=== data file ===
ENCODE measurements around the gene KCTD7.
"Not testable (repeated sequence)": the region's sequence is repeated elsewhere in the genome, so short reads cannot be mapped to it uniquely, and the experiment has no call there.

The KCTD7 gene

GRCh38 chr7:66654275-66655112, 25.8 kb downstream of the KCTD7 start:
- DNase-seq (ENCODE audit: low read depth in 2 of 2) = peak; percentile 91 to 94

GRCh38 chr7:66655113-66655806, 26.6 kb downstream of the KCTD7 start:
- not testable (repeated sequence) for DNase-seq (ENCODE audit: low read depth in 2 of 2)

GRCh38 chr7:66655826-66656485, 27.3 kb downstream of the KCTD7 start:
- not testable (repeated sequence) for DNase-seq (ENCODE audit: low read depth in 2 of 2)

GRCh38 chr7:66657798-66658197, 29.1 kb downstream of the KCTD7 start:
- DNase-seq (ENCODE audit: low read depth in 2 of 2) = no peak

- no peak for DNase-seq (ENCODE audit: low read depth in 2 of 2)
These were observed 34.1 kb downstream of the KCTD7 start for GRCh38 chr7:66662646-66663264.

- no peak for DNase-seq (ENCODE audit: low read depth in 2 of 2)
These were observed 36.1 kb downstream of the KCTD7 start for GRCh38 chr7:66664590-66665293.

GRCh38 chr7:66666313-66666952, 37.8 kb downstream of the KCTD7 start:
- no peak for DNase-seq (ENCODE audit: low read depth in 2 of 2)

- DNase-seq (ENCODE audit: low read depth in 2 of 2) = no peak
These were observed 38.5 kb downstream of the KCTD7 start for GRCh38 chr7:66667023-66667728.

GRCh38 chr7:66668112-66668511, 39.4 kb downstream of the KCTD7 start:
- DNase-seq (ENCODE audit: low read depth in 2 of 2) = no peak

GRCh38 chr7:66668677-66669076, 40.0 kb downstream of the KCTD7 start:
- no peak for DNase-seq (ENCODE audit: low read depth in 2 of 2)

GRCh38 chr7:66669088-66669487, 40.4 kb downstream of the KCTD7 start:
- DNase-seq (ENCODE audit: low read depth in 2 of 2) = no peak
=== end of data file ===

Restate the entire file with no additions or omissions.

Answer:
ENCODE measurements around the gene KCTD7.
"Not testable (repeated sequence)": the region's sequence is repeated elsewhere in the genome, so short reads cannot be mapped to it uniquely, and the experiment has no call there.

The KCTD7 gene

GRCh38 chr7:66654275-66655112, 25.8 kb downstream of the KCTD7 start:
- DNase-seq (ENCODE audit: low read depth in 2 of 2) = peak; percentile 91 to 94

GRCh38 chr7:66655113-66655806, 26.6 kb downstream of the KCTD7 start:
- not testable (repeated sequence) for DNase-seq (ENCODE audit: low read depth in 2 of 2)

GRCh38 chr7:66655826-66656485, 27.3 kb downstream of the KCTD7 start:
- not testable (repeated sequence) for DNase-seq (ENCODE audit: low read depth in 2 of 2)

GRCh38 chr7:66657798-66658197, 29.1 kb downstream of the KCTD7 start:
- DNase-seq (ENCODE audit: low read depth in 2 of 2) = no peak

- no peak for DNase-seq (ENCODE audit: low read depth in 2 of 2)
These were observed 34.1 kb downstream of the KCTD7 start for GRCh38 chr7:66662646-66663264.

- no peak for DNase-seq (ENCODE audit: low read depth in 2 of 2)
These were observed 36.1 kb downstream of the KCTD7 start for GRCh38 chr7:66664590-66665293.

GRCh38 chr7:66666313-66666952, 37.8 kb downstream of the KCTD7 start:
- no peak for DNase-seq (ENCODE audit: low read depth in 2 of 2)

- DNase-seq (ENCODE audit: low read depth in 2 of 2) = no peak
These were observed 38.5 kb downstream of the KCTD7 start for GRCh38 chr7:66667023-66667728.

GRCh38 chr7:66668112-66668511, 39.4 kb downstream of the KCTD7 start:
- DNase-seq (ENCODE audit: low read depth in 2 of 2) = no peak

GRCh38 chr7:66668677-66669076, 40.0 kb downstream of the KCTD7 start:
- no peak for DNase-seq (ENCODE audit: low read depth in 2 of 2)

GRCh38 chr7:66669088-66669487, 40.4 kb downstream of the KCTD7 start:
- DNase-seq (ENCODE audit: low read depth in 2 of 2) = no peak